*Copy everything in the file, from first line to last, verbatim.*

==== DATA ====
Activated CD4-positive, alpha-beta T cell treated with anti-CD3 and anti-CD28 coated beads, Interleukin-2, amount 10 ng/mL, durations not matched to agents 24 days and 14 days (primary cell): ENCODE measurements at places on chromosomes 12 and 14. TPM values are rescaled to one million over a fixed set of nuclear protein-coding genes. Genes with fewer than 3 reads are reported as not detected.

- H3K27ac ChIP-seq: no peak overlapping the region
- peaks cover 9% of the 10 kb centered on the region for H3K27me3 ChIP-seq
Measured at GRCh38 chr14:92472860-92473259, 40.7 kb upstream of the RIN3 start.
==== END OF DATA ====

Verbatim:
Activated CD4-positive, alpha-beta T cell treated with anti-CD3 and anti-CD28 coated beads, Interleukin-2, amount 10 ng/mL, durations not matched to agents 24 days and 14 days (primary cell): ENCODE measurements at places on chromosomes 12 and 14. TPM values are rescaled to one million over a fixed set of nuclear protein-coding genes. Genes with fewer than 3 reads are reported as not detected.

- H3K27ac ChIP-seq: no peak overlapping the region
- peaks cover 9% of the 10 kb centered on the region for H3K27me3 ChIP-seq
Measured at GRCh38 chr14:92472860-92473259, 40.7 kb upstream of the RIN3 start.